It is what the Executive hints at when it says things like "slow sustainable growth" and "energy prices are likely to remain high" and "the market will make adjustments". Basically a bet that wage earners will be happy getting none of the increase in profits from any economic expansion, and we can continue a "vacuum up" economic structure, where workers are basically burning through assets to keep consuming.

This scenario is indeed possible, but it is not likely to lead to anything good - it is merely a holding pattern until some bull case can arise - that is, a corporate build out on new supply that eases energy inflation.

If it happens the stock market will rally briefly off the current correction - 6 to 9 months, and flatten and slow as another round of tightening is needed to "land" the economy again. We will be back sitting here next year wondering whether inflation is going to take off again. There will be sector leadership in sin stocks and other forms of "waiting" and there will be one last round of housing boom.

The Bear Case Scenario

The Bear Case Scenario says, in essence, that the current combined round of fiscal and monetary austerity will not be enough to stop inflation, that money wil continue to flow into real estate in order to find some better return than a flat stock market, and the Fed will have to tighten significantly. Since the floor on the 10 year is around 4.25%, this means that the Fed Funds rate will have to reach 4.25% or higher to invert the yield curve as part of the road to recession.

The Bear case scenario - that is, that this is the gasp before a recession - has no more than a 25% chance of being correct at this particular moment. I felt it to be a much higher chance last year, however, there has been a global decision among the G-7 to do everything possible to "snake" the world economy, and hope that China can be forced to join the world economy. This will spread out global growth enough to prevent Japan and Europe from going into full blown recession. The reason for this is that the US, China and the resource producers are currently consuming all global growth. The hope of Europe, Japan and other developed nations is to push China to give up some of that growth, so that they don't slip into recession.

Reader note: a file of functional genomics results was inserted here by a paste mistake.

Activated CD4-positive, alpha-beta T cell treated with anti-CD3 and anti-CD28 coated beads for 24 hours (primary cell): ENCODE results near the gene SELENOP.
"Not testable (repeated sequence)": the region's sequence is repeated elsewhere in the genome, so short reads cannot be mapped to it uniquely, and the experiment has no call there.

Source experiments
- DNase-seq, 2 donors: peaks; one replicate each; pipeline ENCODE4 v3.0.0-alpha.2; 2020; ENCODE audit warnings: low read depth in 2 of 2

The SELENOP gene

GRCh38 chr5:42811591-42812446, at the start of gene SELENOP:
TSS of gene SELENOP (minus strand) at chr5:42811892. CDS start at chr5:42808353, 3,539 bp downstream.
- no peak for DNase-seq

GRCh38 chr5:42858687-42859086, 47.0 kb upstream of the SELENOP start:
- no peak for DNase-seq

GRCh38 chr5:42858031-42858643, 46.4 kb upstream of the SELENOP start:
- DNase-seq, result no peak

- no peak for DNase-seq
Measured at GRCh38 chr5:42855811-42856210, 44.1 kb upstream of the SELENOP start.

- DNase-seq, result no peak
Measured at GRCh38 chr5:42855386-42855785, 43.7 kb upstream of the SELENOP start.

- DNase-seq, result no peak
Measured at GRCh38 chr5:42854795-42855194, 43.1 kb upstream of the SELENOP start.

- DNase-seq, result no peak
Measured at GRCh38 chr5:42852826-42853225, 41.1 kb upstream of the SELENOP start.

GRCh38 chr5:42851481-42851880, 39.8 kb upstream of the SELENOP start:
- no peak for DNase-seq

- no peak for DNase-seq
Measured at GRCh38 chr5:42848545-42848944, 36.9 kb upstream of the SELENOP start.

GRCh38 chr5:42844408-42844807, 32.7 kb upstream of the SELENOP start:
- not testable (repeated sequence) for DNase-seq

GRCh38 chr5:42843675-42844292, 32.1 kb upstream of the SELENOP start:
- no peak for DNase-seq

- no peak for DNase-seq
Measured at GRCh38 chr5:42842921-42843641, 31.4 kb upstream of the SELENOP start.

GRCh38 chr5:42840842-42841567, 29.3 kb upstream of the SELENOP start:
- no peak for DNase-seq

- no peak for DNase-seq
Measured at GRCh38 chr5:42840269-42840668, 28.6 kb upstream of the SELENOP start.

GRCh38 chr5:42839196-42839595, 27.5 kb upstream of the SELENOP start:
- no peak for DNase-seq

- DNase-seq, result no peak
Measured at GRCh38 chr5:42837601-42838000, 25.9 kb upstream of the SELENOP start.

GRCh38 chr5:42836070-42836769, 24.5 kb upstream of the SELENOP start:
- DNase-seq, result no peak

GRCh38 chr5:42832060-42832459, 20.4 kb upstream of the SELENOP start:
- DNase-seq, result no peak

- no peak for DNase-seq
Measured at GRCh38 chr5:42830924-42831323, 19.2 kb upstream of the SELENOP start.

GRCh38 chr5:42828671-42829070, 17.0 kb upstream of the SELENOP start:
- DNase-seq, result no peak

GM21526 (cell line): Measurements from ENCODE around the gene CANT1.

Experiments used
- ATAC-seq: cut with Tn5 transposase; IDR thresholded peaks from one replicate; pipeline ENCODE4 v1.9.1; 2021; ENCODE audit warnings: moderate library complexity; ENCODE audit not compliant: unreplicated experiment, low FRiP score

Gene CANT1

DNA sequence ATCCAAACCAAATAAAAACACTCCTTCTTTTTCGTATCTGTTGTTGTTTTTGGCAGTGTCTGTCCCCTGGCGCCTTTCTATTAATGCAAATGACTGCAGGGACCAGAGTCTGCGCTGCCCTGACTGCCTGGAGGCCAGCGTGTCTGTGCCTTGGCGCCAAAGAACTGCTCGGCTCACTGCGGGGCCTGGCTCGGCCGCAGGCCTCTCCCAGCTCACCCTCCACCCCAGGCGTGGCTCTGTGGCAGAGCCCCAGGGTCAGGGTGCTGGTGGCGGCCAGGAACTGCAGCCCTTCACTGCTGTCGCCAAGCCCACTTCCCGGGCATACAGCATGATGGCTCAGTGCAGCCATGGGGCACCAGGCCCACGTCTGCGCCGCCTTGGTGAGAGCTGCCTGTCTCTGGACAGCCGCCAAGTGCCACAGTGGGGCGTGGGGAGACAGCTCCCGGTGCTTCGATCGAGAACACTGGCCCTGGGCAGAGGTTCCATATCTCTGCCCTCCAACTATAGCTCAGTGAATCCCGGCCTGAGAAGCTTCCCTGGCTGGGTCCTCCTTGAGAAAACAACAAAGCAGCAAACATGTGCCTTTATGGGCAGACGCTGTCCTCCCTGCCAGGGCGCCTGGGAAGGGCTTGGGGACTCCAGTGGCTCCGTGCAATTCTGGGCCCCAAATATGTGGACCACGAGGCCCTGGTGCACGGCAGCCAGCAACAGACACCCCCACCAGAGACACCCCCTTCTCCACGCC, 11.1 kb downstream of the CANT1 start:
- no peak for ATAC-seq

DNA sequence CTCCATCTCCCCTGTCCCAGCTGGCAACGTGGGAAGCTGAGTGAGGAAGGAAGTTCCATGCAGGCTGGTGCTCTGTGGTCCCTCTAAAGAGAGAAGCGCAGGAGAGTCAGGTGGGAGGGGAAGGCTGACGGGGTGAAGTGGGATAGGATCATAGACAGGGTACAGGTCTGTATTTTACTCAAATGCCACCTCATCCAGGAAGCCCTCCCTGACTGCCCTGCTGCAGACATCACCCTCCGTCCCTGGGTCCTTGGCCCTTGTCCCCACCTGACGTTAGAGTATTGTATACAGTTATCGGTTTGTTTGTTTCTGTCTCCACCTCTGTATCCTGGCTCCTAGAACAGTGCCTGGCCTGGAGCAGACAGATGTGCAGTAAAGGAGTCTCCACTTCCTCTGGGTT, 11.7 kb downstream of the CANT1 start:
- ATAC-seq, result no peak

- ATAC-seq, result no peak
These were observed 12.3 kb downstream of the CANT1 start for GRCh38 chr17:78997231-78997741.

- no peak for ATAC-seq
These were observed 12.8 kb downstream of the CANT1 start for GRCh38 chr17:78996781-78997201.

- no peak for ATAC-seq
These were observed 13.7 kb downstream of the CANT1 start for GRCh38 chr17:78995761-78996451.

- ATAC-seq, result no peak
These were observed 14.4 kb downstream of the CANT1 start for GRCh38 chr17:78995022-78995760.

It also hopes that the wage earners in the entire developed world are willing to put up with real wage declines, loss of benefits, job stagnation - while corporate profits soar.

Hence, I believe that the most likely case is that we are going to see a year of stagnation as everyone tries to get China and the poor to pay for the series of monsterously bad decisions - not just by the US, but by Europe which backed, if half heartedly, the Bushconomy. But that at the end of that year, we will see significant inflationary pressures from energy, and that there will be the requirment of slowing the world economy into recession.

Simply put, with current technology, there is not enough growth to keep China politically stable, and provide enough non-inflationary growth for the rest of the developed world.


Bull - around 10%
Good Snake (snake followed by Bull) - 10%
Long Snake (snake continuing more than 12 months) - 10%
Bad Snake (snake followed by Bear in 2006) - 45%
Bear - 25%

Thus prudent investors should move to cash or cash equivalents, cut all debt, retrench expenses and cut non-essential purchases that do not reduce expenses. They should be prepared in the Summer to take advantage of the rally that will very likely carry the markets upward through the fall, but not create positions which are difficult or expensive to unwind should events deteriorate. Prudent investors should begin researching stocks or sectors that they feel will provide potential leadership in the case of a real boom, and researching stocks that will benefit from continued high energy prices, and a dramatic slow down in home building.

Current policies lead to a very small chance of a good outcome, and investors should expect that there will be no policy changes after the 2006 elections, but, instead, an acceleration of current policies.

Summary: There is only so much growth to go around, and right now it is all going to the US and China. The rest of the developed world is pressing China to slow down, and now the US, because the amount of global growth is slowing. Since the Iraq/Security economy didn't work, the Republicans are now focusing on privatizing the transportation grid, and hoping that Uncle Alan can slow oil consumption enough to get to the next capital build out. The odds are against this happening, just as the odds were against the first Bushconomy producing real growth. The result is that the risks of falling into a recession, either on this slow down, or on the next one in a year's time, are signficant.

Wednesday, April 27, 2005




The Democrats were all over the news last week, acting like an opposition.

They bitched about Tom DeLay, stalling a transparent Republican effort to self-investigate (read: bury) the charges against him. They pounded their fists in righteous indignation over the nomination of John Bolton. And they freaked out to the man about Bill Frist's decision to denounce the Democrats as being "against people of faith."

Even John Kerry issued a cheeky "Can you believe these fucking guys?" quote about Frist that was picked up in papers across the country. "We're going to allow the majority leader to invoke faith to rewrite Senate rules, to put substandard extremist judges on the bench?" he shrieked.